Opened in 1929, the Fort Canning Service Reservoir was built at the former site of the hill’s main fort, which was torn down due to lack of use. The massive project took two years to complete.
Supplied by water pumped from Woodleigh and Johor, the then-newly constructed reservoir was vital in supplying the alarming rise in water consumption—one of the outcomes of a thriving British colony.
Prior to its completion, Singapore’s reserve supply could only provide the population with half a day’s water consumption; the Fort Canning Service Reservoir expanded this capacity to two days of water supply.
Though presently inaccessible to the public, the reservoir’s magnificence was captured in historical photographs and written accounts.
Its roof resembles a giant honeycomb: Covered by a layer of soft green turf, 264 enormous hexagonal domes—laid side by side—span a vast area of over seven acres underground.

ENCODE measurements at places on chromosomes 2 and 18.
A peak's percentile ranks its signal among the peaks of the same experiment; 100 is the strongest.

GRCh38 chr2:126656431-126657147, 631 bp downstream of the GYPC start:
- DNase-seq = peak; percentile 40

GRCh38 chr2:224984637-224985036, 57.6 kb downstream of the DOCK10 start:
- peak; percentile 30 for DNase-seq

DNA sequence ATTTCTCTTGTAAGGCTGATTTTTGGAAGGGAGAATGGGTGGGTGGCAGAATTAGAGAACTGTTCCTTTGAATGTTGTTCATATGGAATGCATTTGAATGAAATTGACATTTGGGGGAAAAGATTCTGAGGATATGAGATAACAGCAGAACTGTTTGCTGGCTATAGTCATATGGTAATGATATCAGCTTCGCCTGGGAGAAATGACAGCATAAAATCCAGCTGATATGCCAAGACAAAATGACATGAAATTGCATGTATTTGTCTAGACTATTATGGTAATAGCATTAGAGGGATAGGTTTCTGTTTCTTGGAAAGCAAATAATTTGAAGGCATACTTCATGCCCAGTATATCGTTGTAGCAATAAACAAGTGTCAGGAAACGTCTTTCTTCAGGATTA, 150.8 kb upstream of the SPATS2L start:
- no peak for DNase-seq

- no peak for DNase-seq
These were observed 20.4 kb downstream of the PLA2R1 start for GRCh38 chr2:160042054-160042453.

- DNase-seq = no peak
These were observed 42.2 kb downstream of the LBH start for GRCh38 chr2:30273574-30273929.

The domes are supported by concrete block columns underneath. Walls—supported by a series of arches and buttresses—surround the domes and stand at a height of 37 feet.
Practical considerations were also taken into account during construction: the reservoir was built using reinforced concrete—an economical material that would be able to withstand the high stress exerted by water pressure. Asphalt was applied on the inner surfaces of the walls and floors for a continuous watertight lining.
Interestingly, the reservoir made news in July 1928 when an unexpected discovery of ancient gold bangles and bracelets was made during excavating works. These were dated to the 14th century and thought to be of Hindu workmanship.
Buildings and sites featured on Roots.SG are part of our efforts to raise awareness of our heritage; a listing on Roots.SG does not imply any form of preservation or conservation status, unless it is mentioned in the article. The information in this article is valid as of October 2019 and is not intended to be an exhaustive history of the site/building.